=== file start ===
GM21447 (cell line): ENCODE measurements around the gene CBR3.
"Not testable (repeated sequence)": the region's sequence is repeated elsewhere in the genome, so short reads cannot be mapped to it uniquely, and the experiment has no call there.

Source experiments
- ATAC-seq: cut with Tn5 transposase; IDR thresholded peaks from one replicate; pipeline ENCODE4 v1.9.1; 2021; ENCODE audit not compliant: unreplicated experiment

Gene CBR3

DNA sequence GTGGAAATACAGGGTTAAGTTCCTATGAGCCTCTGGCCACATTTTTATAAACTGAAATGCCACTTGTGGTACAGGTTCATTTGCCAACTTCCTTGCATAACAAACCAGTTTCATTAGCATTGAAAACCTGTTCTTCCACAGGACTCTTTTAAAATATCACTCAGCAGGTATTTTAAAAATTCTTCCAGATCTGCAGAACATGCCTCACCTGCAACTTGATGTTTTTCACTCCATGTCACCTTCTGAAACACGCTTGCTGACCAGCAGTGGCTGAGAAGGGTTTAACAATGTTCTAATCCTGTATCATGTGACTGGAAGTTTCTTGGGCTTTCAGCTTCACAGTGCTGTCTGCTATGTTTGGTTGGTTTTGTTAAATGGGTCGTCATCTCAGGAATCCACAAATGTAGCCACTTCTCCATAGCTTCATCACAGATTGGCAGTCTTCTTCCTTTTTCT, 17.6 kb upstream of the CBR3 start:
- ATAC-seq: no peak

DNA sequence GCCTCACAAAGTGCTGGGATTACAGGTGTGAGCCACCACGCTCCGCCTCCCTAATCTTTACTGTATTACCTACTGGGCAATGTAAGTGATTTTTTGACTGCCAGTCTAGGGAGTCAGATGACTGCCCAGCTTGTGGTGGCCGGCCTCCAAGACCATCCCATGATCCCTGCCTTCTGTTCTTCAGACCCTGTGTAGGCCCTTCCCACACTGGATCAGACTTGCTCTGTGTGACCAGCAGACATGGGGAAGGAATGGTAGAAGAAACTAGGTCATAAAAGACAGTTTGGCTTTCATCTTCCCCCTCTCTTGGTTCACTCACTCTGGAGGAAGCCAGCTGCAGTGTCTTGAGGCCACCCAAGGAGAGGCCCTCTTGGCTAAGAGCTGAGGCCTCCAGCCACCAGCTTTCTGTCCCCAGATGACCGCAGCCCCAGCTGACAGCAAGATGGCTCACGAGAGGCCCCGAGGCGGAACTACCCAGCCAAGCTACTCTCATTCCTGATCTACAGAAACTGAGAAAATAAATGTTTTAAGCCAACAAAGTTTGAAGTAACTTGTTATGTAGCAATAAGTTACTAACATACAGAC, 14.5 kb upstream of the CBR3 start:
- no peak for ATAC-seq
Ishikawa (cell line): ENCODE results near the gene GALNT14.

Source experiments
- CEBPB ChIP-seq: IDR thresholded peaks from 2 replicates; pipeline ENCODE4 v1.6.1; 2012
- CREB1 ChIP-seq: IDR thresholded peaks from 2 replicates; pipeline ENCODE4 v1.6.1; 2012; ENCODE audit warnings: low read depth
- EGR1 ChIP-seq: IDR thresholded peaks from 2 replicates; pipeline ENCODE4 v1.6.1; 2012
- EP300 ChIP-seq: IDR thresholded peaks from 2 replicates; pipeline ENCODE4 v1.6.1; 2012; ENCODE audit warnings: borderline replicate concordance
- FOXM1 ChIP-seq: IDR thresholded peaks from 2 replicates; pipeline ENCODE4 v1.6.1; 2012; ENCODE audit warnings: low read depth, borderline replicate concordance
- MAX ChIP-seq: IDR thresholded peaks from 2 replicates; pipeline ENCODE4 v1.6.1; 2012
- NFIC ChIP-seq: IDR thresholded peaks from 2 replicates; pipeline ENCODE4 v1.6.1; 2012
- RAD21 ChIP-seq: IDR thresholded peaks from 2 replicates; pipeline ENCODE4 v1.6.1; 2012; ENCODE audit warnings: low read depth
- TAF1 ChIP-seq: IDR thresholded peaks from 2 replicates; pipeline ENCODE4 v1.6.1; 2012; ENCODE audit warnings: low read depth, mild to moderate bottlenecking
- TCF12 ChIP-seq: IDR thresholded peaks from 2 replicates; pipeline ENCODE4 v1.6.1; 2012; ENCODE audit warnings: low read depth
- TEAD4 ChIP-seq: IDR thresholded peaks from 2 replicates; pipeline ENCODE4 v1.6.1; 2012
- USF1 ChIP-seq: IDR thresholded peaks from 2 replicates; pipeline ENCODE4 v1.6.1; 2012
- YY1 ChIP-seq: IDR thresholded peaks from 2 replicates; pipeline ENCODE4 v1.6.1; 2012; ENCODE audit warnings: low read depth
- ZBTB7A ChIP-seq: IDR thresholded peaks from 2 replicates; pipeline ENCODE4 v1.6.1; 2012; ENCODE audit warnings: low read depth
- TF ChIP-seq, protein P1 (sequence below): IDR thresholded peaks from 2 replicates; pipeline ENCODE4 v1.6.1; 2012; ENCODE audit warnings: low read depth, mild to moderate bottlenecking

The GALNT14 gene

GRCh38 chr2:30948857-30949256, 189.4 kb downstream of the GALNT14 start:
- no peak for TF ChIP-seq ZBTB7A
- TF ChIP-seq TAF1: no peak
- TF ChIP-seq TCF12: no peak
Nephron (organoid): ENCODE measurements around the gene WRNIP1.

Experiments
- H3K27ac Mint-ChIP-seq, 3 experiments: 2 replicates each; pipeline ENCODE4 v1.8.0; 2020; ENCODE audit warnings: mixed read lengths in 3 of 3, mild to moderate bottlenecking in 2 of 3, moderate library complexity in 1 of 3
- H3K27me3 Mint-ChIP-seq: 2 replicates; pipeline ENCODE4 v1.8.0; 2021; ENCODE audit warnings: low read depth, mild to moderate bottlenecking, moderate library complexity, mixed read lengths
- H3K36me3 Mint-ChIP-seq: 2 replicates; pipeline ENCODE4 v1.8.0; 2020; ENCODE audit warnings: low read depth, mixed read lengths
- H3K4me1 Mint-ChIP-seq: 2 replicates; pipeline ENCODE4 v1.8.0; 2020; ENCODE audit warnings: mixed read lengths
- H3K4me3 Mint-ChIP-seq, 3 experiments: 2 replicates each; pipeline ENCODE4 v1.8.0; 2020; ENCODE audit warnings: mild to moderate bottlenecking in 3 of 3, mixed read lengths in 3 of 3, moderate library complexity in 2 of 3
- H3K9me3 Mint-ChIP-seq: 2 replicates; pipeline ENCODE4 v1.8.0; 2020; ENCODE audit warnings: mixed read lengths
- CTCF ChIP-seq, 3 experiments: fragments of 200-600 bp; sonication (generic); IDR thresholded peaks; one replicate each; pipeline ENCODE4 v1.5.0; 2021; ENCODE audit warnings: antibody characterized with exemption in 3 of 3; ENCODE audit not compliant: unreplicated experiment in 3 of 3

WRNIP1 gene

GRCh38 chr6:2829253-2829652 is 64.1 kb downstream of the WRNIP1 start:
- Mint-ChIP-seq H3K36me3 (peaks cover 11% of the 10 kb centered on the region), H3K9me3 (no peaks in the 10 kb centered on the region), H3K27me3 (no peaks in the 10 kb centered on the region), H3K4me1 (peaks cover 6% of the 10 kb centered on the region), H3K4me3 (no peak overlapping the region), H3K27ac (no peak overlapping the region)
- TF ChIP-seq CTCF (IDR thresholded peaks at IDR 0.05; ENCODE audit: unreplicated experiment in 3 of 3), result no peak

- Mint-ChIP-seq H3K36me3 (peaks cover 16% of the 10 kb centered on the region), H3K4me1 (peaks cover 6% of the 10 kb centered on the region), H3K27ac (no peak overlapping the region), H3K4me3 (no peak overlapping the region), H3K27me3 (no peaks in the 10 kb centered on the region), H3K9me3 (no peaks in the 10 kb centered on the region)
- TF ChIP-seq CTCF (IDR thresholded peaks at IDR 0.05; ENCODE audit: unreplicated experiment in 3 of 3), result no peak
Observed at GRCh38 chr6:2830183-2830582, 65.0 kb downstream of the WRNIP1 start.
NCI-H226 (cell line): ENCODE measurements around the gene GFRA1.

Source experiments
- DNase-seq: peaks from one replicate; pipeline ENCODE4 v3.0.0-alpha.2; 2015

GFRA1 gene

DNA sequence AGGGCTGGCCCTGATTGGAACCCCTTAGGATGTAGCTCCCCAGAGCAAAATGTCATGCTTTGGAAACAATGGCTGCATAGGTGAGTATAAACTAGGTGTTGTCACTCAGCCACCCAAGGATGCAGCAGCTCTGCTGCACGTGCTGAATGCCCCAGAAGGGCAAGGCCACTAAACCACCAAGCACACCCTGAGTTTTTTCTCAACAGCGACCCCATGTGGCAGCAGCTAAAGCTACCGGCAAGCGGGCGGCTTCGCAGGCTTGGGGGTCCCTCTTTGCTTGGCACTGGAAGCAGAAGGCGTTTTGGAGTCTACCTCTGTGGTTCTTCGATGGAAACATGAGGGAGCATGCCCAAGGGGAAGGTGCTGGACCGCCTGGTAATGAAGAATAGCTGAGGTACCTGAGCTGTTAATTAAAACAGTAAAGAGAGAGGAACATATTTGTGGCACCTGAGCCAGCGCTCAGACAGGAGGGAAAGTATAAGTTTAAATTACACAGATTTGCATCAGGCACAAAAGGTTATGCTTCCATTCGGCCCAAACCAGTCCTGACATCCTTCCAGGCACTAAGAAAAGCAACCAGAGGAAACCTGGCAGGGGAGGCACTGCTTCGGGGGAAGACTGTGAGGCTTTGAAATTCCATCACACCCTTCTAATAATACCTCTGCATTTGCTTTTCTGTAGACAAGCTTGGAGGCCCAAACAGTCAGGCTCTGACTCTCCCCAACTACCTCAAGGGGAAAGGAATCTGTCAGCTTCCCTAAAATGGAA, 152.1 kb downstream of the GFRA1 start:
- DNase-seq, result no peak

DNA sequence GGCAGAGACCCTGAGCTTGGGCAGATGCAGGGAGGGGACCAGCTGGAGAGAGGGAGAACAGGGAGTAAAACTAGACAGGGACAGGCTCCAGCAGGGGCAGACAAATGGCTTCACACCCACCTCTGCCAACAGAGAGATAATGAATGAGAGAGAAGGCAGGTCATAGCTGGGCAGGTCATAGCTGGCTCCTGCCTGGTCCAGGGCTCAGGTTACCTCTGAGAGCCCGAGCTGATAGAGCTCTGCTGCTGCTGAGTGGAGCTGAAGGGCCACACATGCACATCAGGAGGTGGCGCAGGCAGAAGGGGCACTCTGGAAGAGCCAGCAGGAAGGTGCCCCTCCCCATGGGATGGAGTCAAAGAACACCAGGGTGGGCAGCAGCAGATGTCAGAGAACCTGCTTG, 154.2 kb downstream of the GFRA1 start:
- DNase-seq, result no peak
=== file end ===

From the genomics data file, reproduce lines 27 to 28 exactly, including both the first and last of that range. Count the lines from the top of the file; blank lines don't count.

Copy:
The GALNT14 gene

GRCh38 chr2:30948857-30949256, 189.4 kb downstream of the GALNT14 start: